Adelaide Crows Foundation

Crows launch second Kuwa Circles program

Students will take part in a range of classroom and practical workshops.

The Adelaide Crows Foundation will launch the second Kuwa Circles Program this week to build on the success of the pilot held in 2022 which saw eight of the 10 senior female Indigenous participants gain employment or further study.

Over four intensive weeks, 12 female students who currently participate in the Federal Government’s Transition to Work program will take part in the specialist sports and cultural curriculum designed to encourage a greater understanding of Science, Technology, Engineering and Maths (STEM) principles.

The students will take part in a range of classroom and practical workshops, underpinned by the themes of connection, context, concepts and careers.

The program also has a strong emphasis on mentoring support with participants to be mentored by AFLW premiership player Danielle Ponter and other experienced foundation employees.

Kuwa (the Kaurna word for Crow) Circles is an industry and education collaboration between the Adelaide Crows Foundation, Stronger Smarter Institute and Workskil Australia, who have identified several key barriers that impact Indigenous women to access careers education and pathways, particularly in STEM careers.

Aboriginal and Torres Strait Islander people are under-represented in STEM, particularly at the university level, where 0.5 per cent of the Aboriginal and Torres Strait Islander population has a STEM qualification, compared to 5 per cent of the non-Indigenous population.

Adelaide Crows Foundation First Nation Programs Manager Jeremy Johncock said the program is unique in that it links Indigenous culture and STEM through applications such as the making and throwing of boomerangs.

“We are extremely proud of the outcomes of the first Kuwa Circles program held last year. At its completion, eight out of the 10 senior participants were employed or commenced further study, while the eligible junior participants all received 10 SACE credits,” he said.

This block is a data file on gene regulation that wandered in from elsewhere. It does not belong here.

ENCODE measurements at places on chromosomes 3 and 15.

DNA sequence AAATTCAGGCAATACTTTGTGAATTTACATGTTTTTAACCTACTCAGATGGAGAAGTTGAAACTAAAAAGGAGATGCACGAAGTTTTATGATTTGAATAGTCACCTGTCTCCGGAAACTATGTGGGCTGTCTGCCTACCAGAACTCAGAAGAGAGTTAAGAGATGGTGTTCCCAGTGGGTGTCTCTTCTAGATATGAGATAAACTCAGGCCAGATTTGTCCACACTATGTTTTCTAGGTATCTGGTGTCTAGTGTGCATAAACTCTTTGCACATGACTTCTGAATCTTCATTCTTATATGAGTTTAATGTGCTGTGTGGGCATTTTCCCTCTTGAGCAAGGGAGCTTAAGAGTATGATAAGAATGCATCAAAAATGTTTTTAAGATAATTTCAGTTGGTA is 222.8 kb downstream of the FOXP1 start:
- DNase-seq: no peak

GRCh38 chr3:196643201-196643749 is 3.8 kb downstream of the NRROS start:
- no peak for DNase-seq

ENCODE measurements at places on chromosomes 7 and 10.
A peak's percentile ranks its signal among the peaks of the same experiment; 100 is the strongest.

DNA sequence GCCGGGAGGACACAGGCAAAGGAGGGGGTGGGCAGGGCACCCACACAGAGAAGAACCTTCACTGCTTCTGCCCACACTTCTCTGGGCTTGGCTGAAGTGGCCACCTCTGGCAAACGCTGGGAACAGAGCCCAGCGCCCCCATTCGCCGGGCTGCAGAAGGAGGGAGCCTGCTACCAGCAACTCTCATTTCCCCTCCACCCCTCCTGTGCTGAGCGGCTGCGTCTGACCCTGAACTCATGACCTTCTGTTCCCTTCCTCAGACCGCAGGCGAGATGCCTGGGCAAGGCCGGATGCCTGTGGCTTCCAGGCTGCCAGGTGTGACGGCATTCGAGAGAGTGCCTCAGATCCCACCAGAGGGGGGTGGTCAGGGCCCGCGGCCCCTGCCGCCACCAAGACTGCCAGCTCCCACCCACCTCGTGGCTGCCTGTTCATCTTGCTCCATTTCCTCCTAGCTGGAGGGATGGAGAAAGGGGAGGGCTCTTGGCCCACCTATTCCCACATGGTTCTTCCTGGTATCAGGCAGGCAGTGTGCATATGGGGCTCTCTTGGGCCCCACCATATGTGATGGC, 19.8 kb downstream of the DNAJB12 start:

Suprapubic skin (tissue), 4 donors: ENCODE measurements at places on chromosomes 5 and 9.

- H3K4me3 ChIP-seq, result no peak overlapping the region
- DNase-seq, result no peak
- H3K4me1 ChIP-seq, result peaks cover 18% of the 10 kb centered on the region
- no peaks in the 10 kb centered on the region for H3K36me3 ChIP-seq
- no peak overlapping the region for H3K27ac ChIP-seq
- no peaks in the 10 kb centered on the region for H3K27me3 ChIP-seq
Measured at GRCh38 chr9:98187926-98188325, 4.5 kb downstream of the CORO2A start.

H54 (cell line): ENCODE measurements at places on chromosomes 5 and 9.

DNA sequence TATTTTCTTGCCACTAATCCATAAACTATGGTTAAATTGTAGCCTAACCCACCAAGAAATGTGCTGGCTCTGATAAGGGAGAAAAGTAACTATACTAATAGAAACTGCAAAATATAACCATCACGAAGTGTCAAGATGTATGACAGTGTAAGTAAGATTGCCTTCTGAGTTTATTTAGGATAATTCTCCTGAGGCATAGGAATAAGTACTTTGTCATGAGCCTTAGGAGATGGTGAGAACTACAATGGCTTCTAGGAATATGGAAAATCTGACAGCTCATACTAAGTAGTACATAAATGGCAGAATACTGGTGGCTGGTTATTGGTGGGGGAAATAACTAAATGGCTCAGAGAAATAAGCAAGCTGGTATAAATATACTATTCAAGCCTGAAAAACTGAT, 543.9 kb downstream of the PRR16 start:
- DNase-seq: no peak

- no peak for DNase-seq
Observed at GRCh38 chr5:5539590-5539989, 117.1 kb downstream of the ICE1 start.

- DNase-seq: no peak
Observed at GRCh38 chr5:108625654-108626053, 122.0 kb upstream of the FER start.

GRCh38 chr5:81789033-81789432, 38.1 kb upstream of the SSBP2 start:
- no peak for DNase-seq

“At its core, the program is designed to engage underrepresented female Indigenous student cohorts in career pathway development and arm them with the skills and confidence to consider opportunities they may not have previously.”

Adelaide Crows Foundation Community Programs Manager Katie Bell said the program would benefit from the addition of new partner WorkSkil Australia.

“We have made some small changes to enhance the program and we are thrilled to now be able to roll it out to a second group of young women,” she said.

“We’ve drawn on our experience with our successful STEMfooty program and, working with the other program partners, created a program that includes access to culturally responsive and engaging support and mentoring mechanisms linked to academic confidence and career pathways.”

Workskil Australia, a proud supporter of the Crows’ AFLW program, is a national not-for-profit organisation delivering employment and community services across Australia.

Workskil delivers the Transition to Work program in South Australia’s Adelaide North and West regions which program participants will be recruited from. This will enable participants to access ongoing support and promote long-term engagement.

The Kuwa Cirlces program receives funding from Local Jobs Network Program, Workforce Australia, Australian Government Department of Employment and Workplace Relations.

The Adelaide Football Club is committed to being an active participant in Australia’s reconciliation journey by building meaningful relationships with Aboriginal and Torres Strait Islander people, communities and organisations.